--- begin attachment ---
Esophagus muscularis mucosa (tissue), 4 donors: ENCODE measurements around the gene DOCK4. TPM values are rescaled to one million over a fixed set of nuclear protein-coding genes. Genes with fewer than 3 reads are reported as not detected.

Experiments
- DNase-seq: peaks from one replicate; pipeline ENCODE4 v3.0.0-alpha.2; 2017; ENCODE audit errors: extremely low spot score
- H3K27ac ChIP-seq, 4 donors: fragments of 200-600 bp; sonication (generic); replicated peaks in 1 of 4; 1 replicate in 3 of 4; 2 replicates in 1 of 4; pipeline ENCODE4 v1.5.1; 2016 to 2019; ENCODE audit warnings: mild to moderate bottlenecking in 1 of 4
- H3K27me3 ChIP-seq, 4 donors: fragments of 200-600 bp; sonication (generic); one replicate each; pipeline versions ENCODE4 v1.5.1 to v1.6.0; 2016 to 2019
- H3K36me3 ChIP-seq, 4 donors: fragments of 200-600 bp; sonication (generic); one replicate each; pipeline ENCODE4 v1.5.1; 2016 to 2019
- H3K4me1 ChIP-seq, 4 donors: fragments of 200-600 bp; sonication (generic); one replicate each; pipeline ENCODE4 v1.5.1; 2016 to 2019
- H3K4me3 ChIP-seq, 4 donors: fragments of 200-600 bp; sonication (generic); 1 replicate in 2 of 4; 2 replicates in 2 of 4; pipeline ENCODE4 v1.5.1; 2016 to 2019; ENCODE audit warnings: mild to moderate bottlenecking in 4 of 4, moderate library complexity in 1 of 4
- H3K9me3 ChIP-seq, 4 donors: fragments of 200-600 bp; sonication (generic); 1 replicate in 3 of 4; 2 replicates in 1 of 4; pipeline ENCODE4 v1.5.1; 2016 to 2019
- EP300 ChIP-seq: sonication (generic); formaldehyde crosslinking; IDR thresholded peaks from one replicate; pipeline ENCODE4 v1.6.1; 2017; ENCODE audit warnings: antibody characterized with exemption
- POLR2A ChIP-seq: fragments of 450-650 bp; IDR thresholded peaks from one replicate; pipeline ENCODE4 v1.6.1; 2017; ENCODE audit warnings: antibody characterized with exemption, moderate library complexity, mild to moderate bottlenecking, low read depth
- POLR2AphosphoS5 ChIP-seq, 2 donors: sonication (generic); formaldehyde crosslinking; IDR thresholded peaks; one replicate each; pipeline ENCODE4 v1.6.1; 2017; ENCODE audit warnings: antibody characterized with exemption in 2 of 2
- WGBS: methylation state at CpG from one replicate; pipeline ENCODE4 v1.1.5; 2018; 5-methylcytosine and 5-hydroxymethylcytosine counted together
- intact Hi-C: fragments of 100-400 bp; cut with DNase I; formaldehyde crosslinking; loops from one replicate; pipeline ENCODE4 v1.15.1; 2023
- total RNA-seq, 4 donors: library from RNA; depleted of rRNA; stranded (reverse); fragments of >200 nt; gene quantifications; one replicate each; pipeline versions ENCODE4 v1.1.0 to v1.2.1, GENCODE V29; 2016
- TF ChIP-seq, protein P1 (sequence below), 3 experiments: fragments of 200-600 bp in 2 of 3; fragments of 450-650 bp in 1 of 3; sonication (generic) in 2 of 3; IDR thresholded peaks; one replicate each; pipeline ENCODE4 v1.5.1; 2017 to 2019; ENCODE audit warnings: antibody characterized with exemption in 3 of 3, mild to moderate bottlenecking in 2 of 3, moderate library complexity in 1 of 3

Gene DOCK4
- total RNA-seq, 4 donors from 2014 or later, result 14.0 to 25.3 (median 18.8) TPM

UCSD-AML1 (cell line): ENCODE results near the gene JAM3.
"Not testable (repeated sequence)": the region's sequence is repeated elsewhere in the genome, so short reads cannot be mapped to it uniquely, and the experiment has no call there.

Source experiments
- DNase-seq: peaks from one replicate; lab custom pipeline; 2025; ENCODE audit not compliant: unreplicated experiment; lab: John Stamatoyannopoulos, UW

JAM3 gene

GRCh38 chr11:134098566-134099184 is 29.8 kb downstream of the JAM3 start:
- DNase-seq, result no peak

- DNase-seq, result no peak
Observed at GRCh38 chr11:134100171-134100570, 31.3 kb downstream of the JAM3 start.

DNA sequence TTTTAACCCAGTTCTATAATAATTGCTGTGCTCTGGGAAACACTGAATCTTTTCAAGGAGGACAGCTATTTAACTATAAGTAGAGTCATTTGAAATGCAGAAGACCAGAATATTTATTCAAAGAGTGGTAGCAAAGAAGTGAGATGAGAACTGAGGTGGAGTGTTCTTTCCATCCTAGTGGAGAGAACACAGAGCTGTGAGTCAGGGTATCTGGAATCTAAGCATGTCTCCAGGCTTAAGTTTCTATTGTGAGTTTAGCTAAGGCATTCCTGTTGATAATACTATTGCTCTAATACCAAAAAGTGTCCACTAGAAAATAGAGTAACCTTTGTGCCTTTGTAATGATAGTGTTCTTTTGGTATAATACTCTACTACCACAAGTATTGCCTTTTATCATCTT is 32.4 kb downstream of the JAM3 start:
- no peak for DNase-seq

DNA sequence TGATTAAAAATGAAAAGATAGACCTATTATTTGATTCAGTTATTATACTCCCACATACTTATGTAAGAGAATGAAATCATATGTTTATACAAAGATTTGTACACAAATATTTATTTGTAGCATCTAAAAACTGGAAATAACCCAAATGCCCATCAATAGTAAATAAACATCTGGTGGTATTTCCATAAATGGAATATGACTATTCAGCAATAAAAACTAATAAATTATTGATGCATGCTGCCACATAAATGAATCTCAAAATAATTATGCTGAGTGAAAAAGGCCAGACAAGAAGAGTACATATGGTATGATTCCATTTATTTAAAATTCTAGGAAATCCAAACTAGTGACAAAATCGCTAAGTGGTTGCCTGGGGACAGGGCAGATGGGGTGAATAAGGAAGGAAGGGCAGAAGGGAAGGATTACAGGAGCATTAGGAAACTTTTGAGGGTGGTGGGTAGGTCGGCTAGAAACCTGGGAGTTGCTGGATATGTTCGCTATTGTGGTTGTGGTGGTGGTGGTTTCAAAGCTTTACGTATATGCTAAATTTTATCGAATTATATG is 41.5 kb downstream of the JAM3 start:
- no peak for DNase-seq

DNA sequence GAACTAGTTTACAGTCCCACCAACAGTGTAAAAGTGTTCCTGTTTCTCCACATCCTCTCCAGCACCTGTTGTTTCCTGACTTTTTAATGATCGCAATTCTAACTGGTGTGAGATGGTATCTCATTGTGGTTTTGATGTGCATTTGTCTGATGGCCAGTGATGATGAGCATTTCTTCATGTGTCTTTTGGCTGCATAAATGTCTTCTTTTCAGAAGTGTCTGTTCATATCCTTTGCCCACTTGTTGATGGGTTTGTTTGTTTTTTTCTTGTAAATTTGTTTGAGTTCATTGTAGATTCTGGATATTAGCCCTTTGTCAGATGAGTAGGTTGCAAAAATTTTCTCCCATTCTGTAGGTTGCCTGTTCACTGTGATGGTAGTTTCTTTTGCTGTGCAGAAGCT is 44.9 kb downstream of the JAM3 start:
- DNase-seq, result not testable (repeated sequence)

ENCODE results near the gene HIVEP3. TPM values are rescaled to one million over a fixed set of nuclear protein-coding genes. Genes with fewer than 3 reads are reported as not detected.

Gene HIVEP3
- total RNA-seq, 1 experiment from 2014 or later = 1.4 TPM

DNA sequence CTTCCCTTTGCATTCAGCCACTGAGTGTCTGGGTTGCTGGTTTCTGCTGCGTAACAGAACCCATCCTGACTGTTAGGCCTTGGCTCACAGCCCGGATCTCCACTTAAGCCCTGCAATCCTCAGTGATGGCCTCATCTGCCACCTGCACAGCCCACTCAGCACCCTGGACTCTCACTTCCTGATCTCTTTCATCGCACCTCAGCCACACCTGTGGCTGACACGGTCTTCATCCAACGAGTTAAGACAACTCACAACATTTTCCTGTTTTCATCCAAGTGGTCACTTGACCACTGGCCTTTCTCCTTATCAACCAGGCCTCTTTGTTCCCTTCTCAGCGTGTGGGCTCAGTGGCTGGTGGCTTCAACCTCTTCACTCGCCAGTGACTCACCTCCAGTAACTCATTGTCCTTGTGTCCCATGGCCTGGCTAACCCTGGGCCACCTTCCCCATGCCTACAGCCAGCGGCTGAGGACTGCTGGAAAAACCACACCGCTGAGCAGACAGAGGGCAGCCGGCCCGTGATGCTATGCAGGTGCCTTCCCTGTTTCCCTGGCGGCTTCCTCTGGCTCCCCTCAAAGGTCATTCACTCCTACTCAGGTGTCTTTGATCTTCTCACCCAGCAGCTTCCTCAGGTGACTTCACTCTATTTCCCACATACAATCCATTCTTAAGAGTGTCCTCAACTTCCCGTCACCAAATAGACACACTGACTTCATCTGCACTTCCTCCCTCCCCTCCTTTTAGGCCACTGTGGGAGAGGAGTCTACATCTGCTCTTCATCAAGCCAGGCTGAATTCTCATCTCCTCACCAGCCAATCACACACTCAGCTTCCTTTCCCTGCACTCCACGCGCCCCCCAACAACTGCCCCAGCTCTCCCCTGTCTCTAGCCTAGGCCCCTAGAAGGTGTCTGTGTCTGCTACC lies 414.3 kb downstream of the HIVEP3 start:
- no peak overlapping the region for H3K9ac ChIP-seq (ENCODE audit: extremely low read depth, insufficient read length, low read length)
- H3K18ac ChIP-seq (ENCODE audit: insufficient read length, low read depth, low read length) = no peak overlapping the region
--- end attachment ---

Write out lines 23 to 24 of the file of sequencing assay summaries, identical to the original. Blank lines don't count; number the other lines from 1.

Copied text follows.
JAM3 gene

GRCh38 chr11:134098566-134099184 is 29.8 kb downstream of the JAM3 start: